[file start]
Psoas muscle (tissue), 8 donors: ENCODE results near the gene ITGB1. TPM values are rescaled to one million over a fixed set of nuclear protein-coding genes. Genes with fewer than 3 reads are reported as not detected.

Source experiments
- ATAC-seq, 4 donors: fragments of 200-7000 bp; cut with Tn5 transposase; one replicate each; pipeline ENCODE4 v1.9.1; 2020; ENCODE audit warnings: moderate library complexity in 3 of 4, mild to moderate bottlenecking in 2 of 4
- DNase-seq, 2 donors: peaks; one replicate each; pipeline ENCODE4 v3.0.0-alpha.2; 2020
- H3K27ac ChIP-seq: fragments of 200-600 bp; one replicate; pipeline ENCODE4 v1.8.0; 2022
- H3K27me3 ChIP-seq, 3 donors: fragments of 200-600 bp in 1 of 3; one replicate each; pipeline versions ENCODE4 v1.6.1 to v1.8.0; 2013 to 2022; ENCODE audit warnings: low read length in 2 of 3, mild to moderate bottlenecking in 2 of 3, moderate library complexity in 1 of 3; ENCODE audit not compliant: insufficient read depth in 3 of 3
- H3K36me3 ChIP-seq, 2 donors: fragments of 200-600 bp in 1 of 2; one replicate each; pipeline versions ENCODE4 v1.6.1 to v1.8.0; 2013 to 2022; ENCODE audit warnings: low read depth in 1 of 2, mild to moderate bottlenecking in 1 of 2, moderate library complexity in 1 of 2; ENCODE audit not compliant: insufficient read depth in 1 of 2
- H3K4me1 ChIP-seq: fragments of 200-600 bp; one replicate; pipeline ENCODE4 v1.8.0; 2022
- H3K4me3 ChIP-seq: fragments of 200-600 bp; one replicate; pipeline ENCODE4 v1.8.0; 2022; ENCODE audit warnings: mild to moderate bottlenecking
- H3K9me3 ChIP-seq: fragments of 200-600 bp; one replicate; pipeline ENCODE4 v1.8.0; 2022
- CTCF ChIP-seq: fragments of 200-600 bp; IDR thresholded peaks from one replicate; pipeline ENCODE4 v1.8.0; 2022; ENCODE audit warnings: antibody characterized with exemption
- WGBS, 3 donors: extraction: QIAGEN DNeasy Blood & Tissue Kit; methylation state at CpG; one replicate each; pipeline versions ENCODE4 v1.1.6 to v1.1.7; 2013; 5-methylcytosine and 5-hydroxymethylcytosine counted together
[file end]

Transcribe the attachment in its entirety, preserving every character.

Psoas muscle (tissue), 8 donors: ENCODE results near the gene ITGB1. TPM values are rescaled to one million over a fixed set of nuclear protein-coding genes. Genes with fewer than 3 reads are reported as not detected.

Source experiments
- ATAC-seq, 4 donors: fragments of 200-7000 bp; cut with Tn5 transposase; one replicate each; pipeline ENCODE4 v1.9.1; 2020; ENCODE audit warnings: moderate library complexity in 3 of 4, mild to moderate bottlenecking in 2 of 4
- DNase-seq, 2 donors: peaks; one replicate each; pipeline ENCODE4 v3.0.0-alpha.2; 2020
- H3K27ac ChIP-seq: fragments of 200-600 bp; one replicate; pipeline ENCODE4 v1.8.0; 2022
- H3K27me3 ChIP-seq, 3 donors: fragments of 200-600 bp in 1 of 3; one replicate each; pipeline versions ENCODE4 v1.6.1 to v1.8.0; 2013 to 2022; ENCODE audit warnings: low read length in 2 of 3, mild to moderate bottlenecking in 2 of 3, moderate library complexity in 1 of 3; ENCODE audit not compliant: insufficient read depth in 3 of 3
- H3K36me3 ChIP-seq, 2 donors: fragments of 200-600 bp in 1 of 2; one replicate each; pipeline versions ENCODE4 v1.6.1 to v1.8.0; 2013 to 2022; ENCODE audit warnings: low read depth in 1 of 2, mild to moderate bottlenecking in 1 of 2, moderate library complexity in 1 of 2; ENCODE audit not compliant: insufficient read depth in 1 of 2
- H3K4me1 ChIP-seq: fragments of 200-600 bp; one replicate; pipeline ENCODE4 v1.8.0; 2022
- H3K4me3 ChIP-seq: fragments of 200-600 bp; one replicate; pipeline ENCODE4 v1.8.0; 2022; ENCODE audit warnings: mild to moderate bottlenecking
- H3K9me3 ChIP-seq: fragments of 200-600 bp; one replicate; pipeline ENCODE4 v1.8.0; 2022
- CTCF ChIP-seq: fragments of 200-600 bp; IDR thresholded peaks from one replicate; pipeline ENCODE4 v1.8.0; 2022; ENCODE audit warnings: antibody characterized with exemption
- WGBS, 3 donors: extraction: QIAGEN DNeasy Blood & Tissue Kit; methylation state at CpG; one replicate each; pipeline versions ENCODE4 v1.1.6 to v1.1.7; 2013; 5-methylcytosine and 5-hydroxymethylcytosine counted together